Me Before You Blu-ray Review

It’s incredibly difficult to talk about ME BEFORE YOU without name dropping the controversy that surrounds it. I had never heard of this movie or even knew about the controversy. But if you’ve seen this, heard about it, or read the book, you surely know what I’m talking about. If you don’t know what I’m talking about, I will do my absolute best not to ruin what it is that makes it so controversial, but if you’re smart enough, I’m sure you’ll be able to piece it altogether.

The movie begins with Louisa Clark (Clarke) getting canned from her job at a cafe. Unlike most people her age in town, she hasn’t had time to go to school or pursue any of her dreams. She’s financially tied down to her parents, who need some help paying the bills while they themselves try and find a decent job. After a couple of scenes establishing Louisa’s good nature and her home-life, she finds a job as a caregiver for Will Traynor (Claffin).

Emilia Clarke, Sam Claflin in Me Before You

Traynor is a former banker who was paralyzed in a motorcycle accident years prior. His cynical nature compliments his cold shoulder attitude towards Louisa’s bubbly nature. Her best attempts at putting a smile on his face or cheering him up from his crippled existence generally fall on deaf ears. While it may seem like his stiff and uncaring demeanor is natural, he also is hesitant to accept the affection and trust of a woman who may very well be a gold digger.

Over time he begins to trust her and realize that her day-in and day-out attitude, that everything is wonderful and life is an adventure no matter the hardships, is her real self. After accepting this, the two become close and realize they share many philosophical views on life and passions for different things. Preventing this from becoming a weird romance movie is the fact that Louisa has a boyfriend. A self-centered douche, but a boyfriend nonetheless.

Emilia Clarke, Sam Claflin in Me Before You

The last third of the movie has a lot of ethical qualms. Most I can’t go into. The big one that bothers most actually doesn’t bother me. There is one that does, but once again, I can’t go into it. So outside of constantly hinting at what it may or may not be, I’ll tell you that ME BEFORE YOU is unique in its view that love doesn’t necessarily mean attractive people having passionate sex and forgiving each other for their mistakes and inevitably changing for the better. ME BEFORE YOU is about making one’s self happy and how our inherent selfish needs factor in when we begin a relationship.

Louisa is dating a man who’s full of himself and all she ever does is appease his needs and nurture his ego. It makes taking care of Will seem like less of a job, but more of a break. But Will is someone who is selfless despite needing someone to move him, bathe him and feed him. He seems pained by the fact that Louisa’s job is basically being an overbearing mom. He understands her purpose, but hates it. Over time it seems like instead of enjoying her companionship, he wants to teach her that despite her nature of putting everyone before herself, she needs to think about herself for once.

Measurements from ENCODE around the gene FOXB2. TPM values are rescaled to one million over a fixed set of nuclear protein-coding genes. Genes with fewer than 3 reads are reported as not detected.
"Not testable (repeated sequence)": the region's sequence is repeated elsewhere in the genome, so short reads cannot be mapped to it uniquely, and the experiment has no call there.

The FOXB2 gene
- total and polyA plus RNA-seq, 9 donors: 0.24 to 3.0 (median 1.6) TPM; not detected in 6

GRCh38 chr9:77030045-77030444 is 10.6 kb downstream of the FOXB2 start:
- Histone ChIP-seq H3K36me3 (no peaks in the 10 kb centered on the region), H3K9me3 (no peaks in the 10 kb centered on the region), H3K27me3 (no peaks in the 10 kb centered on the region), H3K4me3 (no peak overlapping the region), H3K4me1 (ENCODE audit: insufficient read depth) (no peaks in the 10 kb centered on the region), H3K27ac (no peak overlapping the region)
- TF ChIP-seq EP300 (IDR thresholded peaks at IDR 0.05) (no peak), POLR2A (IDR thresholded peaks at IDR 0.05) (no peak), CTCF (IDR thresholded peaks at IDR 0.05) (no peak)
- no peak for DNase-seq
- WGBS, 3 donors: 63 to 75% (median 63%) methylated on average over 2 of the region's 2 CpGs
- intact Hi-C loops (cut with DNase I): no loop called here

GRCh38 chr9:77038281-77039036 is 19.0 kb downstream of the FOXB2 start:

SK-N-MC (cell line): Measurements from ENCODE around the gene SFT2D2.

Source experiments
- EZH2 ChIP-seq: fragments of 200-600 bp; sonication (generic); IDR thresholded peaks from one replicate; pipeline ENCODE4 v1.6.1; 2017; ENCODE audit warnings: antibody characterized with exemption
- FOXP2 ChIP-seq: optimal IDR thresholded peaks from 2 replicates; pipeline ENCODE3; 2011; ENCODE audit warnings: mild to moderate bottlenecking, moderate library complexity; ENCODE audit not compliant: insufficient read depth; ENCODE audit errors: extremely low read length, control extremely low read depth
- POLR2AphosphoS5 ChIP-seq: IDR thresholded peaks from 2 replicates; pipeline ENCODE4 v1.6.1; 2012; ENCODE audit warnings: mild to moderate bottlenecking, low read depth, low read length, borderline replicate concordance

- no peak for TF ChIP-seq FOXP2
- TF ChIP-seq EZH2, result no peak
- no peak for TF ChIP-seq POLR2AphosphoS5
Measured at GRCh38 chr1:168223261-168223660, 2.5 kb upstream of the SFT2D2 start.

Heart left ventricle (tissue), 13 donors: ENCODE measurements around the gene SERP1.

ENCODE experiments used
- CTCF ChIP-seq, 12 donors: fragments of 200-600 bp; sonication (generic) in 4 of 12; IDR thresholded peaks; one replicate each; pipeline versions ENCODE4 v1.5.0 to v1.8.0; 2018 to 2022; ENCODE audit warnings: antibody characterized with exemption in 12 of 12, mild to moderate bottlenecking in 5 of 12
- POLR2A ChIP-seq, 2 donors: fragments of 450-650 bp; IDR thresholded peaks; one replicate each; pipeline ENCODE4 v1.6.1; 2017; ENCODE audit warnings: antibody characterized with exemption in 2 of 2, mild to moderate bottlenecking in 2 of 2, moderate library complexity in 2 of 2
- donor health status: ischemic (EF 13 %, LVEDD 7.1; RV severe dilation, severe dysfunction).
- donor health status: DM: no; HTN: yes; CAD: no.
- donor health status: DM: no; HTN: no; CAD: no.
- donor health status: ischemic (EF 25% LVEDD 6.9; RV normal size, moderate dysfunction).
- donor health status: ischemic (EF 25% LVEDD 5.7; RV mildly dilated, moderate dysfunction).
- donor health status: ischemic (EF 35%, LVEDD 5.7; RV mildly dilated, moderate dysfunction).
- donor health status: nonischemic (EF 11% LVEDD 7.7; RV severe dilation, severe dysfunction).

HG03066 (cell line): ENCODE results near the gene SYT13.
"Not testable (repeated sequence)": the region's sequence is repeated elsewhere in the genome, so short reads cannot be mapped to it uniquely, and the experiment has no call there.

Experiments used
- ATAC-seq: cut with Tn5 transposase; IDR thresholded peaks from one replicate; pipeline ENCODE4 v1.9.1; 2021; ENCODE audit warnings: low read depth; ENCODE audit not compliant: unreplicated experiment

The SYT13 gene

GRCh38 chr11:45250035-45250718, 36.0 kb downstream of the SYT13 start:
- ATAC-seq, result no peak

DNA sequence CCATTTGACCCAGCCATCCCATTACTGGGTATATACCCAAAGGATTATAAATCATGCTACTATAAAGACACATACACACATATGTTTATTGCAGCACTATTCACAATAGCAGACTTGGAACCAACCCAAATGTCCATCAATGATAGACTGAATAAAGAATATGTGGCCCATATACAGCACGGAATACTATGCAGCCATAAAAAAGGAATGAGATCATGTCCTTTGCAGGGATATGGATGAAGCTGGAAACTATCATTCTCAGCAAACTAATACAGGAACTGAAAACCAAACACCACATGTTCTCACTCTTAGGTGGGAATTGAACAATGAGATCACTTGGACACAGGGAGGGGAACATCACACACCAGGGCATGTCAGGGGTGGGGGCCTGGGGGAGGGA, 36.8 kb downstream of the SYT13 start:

Emilia Clarke, Sam Claflin in Me Before You

That idea, which can be nauseating in today’s “me” society, is actually refreshing here. It’s like watching an indentured servant being freed from their shackles. While its message takes a very long path to get to that point, while focusing more on romance tropes, ME BEFORE YOU has a distinct and novel idea. While we should care about others and help those in need, there’s nothing more therapeutic than treating ourselves to something that not only makes us happy, but makes us better people.


Video: (1080p Widescreen 2:39:1) From the sprawling British countryside to the quaint tiny cottage homes, everything comes through clear on this blu-ray.

Audio: (English DTS-HD Master Audio 5.1) The music isn’t something that stands out, but the movie’s blend of everything is seamless.

ME BEFORE YOU: From Page to Screen (5:40): Jojo Moyes, the author of the book this movie is based off of, is brought in to compliment director Thea Sharrock’s process of adaptation. It’s interesting to hear how self-aware they were of the book’s fanbase and not only preserving Moyes’ work, but ensuring that fans wouldn’t riot in the streets if it didn’t live up their expectations.

Outtakes (2:15): Because of the controversial subject matter, it’s surprising to see a gag reel on here. The only way this could feel more insensitive is if Claffin did a spot-on Dr. Strangelove impression.

Deleted Scenes (6:11): There are eight scenes that you cannot separately play or have any name to. It’s all played in one long chunk. Like most deleted scenes, there’s nothing here that beefs up the plot elements or story.


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